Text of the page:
The Many Benefits of the Northwest’s Dams

By Kris Polly

The irrigation water drawn from the Pacific Northwest’s dams is critical to the region’s valuable agricultural production. In this month’s cover interview, Kurt Miller of Northwest RiverPartners tells us about how his organization works to educate policymakers and the public about the benefits of hydropower and the other benefits, including irrigation water, that the dams on the Columbia and Snake Rivers provide. 

We also bring you several stories that highlight the excellent work that is being done in California’s Imperial Valley, one of the nation’s leading producers of winter produce. Henry Martinez, the general manager of the Imperial Irrigation District (IID), the top user of Colorado River water, tells us about IID’s operations and conservation efforts as well as the situation on the Salton Sea, and IID zanjero Jeff Dollente and Public Information Officer Robert Schettler describe IID’s vast delivery system and the hard work of its zanjeros and other staff. 

Next, we speak with Peter Moller, Rubicon Water’s business development manager, about the company’s launch of its FarmConnect on-farm irrigation solution, which has been tested at the University of California Cooperative Extension Desert Research and Extension Center in the Imperial Valley. We also interview Ronald Leimgruber, an Imperial Valley farmer, and Colton Russon, who farms near Tremonton, Utah, about their experiences with the FarmConnect solution.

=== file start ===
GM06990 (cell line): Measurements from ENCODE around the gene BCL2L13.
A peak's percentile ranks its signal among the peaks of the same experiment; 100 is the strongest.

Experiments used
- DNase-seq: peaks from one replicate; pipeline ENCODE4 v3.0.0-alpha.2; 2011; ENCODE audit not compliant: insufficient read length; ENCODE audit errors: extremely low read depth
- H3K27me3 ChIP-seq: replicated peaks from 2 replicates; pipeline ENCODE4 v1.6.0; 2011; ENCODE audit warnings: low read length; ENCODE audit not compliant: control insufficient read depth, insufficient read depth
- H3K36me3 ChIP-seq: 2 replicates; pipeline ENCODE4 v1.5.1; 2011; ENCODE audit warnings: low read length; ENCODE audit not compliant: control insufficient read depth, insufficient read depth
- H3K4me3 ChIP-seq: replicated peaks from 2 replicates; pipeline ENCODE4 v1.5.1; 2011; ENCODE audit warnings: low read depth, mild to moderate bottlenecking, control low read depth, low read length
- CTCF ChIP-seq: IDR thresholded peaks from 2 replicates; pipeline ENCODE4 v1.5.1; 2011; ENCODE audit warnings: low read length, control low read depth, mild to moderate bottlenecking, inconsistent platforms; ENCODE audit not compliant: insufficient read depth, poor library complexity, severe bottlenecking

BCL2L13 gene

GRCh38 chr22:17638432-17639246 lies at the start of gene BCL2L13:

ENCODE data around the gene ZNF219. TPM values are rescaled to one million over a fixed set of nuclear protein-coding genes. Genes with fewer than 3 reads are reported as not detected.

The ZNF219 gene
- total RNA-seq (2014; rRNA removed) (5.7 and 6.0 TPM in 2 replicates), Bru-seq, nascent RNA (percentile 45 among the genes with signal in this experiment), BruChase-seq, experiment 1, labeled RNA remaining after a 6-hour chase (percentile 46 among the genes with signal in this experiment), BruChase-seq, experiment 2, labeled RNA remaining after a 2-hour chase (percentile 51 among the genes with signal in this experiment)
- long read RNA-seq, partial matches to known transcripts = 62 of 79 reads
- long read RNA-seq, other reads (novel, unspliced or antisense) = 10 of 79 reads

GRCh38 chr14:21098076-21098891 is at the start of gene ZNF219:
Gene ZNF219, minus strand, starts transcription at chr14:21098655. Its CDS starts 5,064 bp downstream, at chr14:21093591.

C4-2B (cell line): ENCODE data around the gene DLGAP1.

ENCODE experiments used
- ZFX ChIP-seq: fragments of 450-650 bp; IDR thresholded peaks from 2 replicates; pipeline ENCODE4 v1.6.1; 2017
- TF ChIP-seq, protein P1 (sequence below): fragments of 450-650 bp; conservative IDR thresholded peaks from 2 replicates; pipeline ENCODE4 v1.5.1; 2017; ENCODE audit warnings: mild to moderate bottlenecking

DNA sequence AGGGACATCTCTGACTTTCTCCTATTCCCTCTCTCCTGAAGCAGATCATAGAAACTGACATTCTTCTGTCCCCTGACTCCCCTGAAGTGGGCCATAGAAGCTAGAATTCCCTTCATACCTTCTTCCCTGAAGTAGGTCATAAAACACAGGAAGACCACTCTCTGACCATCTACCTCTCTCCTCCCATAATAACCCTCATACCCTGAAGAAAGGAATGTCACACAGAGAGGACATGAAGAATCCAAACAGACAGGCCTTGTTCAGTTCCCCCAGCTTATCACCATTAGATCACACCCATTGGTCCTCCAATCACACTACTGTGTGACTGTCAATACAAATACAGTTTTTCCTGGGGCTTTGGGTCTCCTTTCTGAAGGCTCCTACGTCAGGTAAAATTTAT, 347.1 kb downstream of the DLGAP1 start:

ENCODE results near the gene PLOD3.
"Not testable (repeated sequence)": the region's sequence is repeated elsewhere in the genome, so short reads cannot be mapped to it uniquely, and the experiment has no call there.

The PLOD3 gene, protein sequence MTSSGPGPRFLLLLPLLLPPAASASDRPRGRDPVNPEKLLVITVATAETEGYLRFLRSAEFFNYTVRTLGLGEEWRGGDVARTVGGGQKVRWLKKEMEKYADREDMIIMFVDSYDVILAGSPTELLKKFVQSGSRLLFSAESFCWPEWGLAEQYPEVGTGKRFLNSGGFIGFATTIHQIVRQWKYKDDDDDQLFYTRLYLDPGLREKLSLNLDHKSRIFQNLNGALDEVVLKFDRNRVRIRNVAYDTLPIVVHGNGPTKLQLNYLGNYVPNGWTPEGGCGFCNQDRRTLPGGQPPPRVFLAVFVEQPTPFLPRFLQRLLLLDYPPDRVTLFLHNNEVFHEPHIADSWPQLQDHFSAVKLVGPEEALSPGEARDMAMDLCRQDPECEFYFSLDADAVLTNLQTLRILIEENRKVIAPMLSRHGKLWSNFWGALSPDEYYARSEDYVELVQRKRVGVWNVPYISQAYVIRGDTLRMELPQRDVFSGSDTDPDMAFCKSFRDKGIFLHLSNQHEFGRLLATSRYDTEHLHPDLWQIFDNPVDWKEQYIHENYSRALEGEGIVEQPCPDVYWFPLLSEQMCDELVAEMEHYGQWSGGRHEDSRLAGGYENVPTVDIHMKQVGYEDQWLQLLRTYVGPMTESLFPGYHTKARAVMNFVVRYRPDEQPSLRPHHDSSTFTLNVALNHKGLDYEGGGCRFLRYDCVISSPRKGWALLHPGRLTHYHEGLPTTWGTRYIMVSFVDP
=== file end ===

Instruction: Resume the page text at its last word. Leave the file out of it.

McCrometer’s McMag2000 is an affordable, easy-to-read mag meter that was designed for farmers who would like to replace the popular McPropeller meter at a similar price point. We hear more about this attractive new product in our interview with Aimee Davis and Ken Quandt. 

UPL provides an array of aquatic chemicals to help irrigation districts keep their conveyance structures clean. In our interview with Jeremy Slade, UPL’s business lead for aquatics, we hear more about the advantages of the company’s combination of products and customer service for irrigation districts nationwide. 

Finally, Scott Cameron, the former acting assistant secretary for policy, management, and budget at the U.S. Department of the Interior and a former principal with the National Invasive Species Council, lays out a blueprint for a holistic approach to ecological sustainability that encompasses climate change, invasive species, forest management, and agricultural production. 

The many efforts our nation’s irrigation and agricultural producers put into balancing production with environmental protection demonstrate that there is no necessary conflict between the two. The stories in this issue of Irrigation Leader help highlight that important fact. 

Kris Polly is the editor-in-chief of Irrigation Leader magazine and the president of Water Strategies LLC, a government relations firm he began in February 2009 for the purpose of representing and guiding water, power, and agricultural entities in their dealings with Congress, the Bureau of Reclamation, and other federal government agencies. He may be contacted at